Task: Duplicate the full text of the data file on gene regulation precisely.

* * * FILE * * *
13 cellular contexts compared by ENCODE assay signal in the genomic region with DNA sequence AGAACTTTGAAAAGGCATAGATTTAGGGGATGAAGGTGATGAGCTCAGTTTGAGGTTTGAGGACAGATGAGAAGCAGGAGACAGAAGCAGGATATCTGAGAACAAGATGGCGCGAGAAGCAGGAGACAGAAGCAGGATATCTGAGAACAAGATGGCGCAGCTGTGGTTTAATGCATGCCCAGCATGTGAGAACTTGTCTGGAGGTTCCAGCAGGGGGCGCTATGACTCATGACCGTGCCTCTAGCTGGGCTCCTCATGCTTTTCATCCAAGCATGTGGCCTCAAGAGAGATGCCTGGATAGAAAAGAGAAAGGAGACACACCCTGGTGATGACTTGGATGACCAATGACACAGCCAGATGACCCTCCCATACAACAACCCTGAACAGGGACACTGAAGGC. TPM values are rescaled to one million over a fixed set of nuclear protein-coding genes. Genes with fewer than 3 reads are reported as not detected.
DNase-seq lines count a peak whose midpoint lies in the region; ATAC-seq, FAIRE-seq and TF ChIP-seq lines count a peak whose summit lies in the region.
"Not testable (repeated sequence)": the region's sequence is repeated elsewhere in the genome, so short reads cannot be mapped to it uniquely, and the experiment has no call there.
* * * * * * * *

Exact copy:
13 cellular contexts compared by ENCODE assay signal in the genomic region with DNA sequence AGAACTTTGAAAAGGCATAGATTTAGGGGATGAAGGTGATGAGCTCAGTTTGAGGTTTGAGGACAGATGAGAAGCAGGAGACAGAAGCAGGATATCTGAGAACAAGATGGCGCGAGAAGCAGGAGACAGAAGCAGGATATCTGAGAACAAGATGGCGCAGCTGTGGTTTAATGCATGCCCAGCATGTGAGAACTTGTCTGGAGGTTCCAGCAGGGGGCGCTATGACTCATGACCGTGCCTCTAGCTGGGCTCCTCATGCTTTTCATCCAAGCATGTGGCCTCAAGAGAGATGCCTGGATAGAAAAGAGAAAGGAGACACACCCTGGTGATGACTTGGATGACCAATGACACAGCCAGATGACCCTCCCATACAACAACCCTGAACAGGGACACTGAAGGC. TPM values are rescaled to one million over a fixed set of nuclear protein-coding genes. Genes with fewer than 3 reads are reported as not detected.
DNase-seq lines count a peak whose midpoint lies in the region; ATAC-seq, FAIRE-seq and TF ChIP-seq lines count a peak whose summit lies in the region.
"Not testable (repeated sequence)": the region's sequence is repeated elsewhere in the genome, so short reads cannot be mapped to it uniquely, and the experiment has no call there.